Submitted by Ron Taylor, “raised in Shute Road Catterick Camp, moved to Scotton and was schooled in Richmond before wandering around with the forces”……who wanted to tell us about his grandfather, Percy.
Percy was born about 1891 in Brighton Sussex, and died 20 September 1967 aged 76.
68703 Bdr Percy Levi Lelliott, enlisted in the 119th Siege Battery, Royal Garrison Artillery, Sussex on 12 Dec 1915. He undertook initial training at Shorncliffe. His unit embarked for France on 5 June 1916, and he fought at the Battle of the Somme. Percy distinguished himself in the field on several occasions by bringing in wounded men under heavy gunfire, sometimes dragging them by his teeth. He was subsequently awarded the DCM. Discharged as Sgt (Acting BSM) 13 February 1919.
Percy retired in 1946 after a long career in the Police Force. PC Lelliott received four Commendations from the Watch Committee and local magistrates, two of which referred to rescue operations at Fairlight and Ecclesbourne Cliffs. Retired, Grandpa Percy sat in his Windsor Chair, smoked his pipe and tended his greenhouse.
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William was the son of William and Mary Rutley of 8 Mabal Street, Middlesbrough. He enlisted in late 1914 and was posted to the 8th Battalion of the Yorkshire Regiment. The 8th Battalion left for France in late August 1915 and occupied trenches in the La Rolanderie and Bois-Greniers districts throughout October, November and December. William is reported to have died of wounds on December 16th. He was 22 years of age. He was awarded the 1915 Star, the British War Medal and the Victory Medal. He was buried at Sailly-sur-la Lys Canadian Cemetery, Pas-de-Calais.
Arthur John Rispin was born in Stockton-on-Tees in 1888. His father, Thomas was a stoker on the railways and his mother called Mary Ann attended to domestic work. He married Mary Elizabeth in 1910 – unfortunately they lost a child in the first year of their marriage. Few records survive relating to his service during the First World War, apart from those relating to his death on 9th October 1918 aged 31. In his photograph he is wearing a badge on his collar signifying that he served with the 12th Battalion, Yorkshire Regiment which was the Pioneer Battalion. However upon his death he is listed as serving with the 9th Battalion. His effects and a war gratuity of £21 were left to his widow, Mary. Arthur is commemorated on the Town Memorial in Stockton, and the Busigny Communal Cemetery near St. Quentin, France.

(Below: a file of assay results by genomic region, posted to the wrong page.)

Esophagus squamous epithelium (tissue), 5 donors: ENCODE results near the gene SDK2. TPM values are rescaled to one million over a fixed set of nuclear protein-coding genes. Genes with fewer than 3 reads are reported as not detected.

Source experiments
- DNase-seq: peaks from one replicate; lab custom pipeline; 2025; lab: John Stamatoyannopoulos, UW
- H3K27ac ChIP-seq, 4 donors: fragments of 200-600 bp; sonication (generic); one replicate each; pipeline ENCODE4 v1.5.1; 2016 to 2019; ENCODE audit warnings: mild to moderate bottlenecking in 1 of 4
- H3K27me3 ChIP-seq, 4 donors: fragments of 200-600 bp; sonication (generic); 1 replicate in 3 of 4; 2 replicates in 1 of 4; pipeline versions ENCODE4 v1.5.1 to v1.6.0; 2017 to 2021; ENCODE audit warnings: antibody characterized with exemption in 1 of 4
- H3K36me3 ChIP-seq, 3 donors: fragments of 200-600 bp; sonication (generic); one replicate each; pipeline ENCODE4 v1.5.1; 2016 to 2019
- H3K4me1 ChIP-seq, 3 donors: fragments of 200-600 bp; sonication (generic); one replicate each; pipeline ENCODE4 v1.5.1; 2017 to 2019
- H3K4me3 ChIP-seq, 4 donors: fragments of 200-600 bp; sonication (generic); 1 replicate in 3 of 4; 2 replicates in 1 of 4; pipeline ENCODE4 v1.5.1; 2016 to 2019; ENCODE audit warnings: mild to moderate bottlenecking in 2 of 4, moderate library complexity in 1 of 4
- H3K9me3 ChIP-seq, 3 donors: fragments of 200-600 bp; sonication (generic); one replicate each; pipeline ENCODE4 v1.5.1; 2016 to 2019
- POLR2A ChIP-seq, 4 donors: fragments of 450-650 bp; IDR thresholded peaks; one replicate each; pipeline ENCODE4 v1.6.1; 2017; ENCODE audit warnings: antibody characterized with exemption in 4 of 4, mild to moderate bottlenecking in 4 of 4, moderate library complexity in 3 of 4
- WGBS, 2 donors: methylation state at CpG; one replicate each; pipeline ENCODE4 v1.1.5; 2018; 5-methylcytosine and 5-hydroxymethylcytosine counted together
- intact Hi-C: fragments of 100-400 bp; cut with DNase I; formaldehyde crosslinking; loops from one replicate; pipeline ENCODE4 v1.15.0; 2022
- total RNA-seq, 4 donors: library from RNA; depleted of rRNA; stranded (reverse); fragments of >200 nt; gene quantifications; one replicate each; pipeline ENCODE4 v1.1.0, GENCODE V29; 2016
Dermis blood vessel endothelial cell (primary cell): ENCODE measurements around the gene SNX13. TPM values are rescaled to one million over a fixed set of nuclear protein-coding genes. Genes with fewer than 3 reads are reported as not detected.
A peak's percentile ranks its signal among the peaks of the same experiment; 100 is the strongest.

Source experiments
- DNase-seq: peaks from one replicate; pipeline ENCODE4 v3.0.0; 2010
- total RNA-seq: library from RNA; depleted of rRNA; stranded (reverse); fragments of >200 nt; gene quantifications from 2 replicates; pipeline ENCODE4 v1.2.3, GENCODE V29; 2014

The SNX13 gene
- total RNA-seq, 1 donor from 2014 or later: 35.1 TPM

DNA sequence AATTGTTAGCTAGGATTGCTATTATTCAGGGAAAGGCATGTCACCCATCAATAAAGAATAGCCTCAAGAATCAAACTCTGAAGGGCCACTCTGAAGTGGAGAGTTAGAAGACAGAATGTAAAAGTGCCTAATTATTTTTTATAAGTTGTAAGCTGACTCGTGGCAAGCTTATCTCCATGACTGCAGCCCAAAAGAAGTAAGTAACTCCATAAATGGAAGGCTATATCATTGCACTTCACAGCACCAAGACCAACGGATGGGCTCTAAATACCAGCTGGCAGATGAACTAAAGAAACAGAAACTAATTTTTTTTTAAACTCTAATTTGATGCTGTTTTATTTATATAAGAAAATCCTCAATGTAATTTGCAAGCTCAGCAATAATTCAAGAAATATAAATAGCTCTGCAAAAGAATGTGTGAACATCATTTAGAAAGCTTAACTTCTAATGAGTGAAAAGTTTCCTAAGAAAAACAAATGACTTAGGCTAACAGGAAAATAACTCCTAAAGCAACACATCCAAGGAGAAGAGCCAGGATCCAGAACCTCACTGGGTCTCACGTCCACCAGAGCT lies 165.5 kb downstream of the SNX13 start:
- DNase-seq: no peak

Vicki Walker of Little Crakehall called into the museum to show us a photograph of Duncan Harvie, her grandfather. The photo is a postcard addressed to ‘Mary and Sam’, sent on 3 April 1916 and shows a group of Signallers on board HMS Laconia. Duncan Harvie (5th South African Regiment) is sat at the front of the group with crossed legs. The ship’s log shows the Laconia (an armed merchant cruiser) to be anchored at Zanzibar on that date, on it’s way to British East Africa (now Kenya). The ship was used in the early part of the war to patrol the South Atlantic and the Indian Ocean, but in April 1915 her role changed and she was used as a headquarters ship to aid in the fight in German East Africa. Following her return to to Cunard, the Laconia was sunk by U-50 160 miles northwest of Fastnet while returning form the United States on 25th February 1917. Twelve people were killed following a double torpedo strike.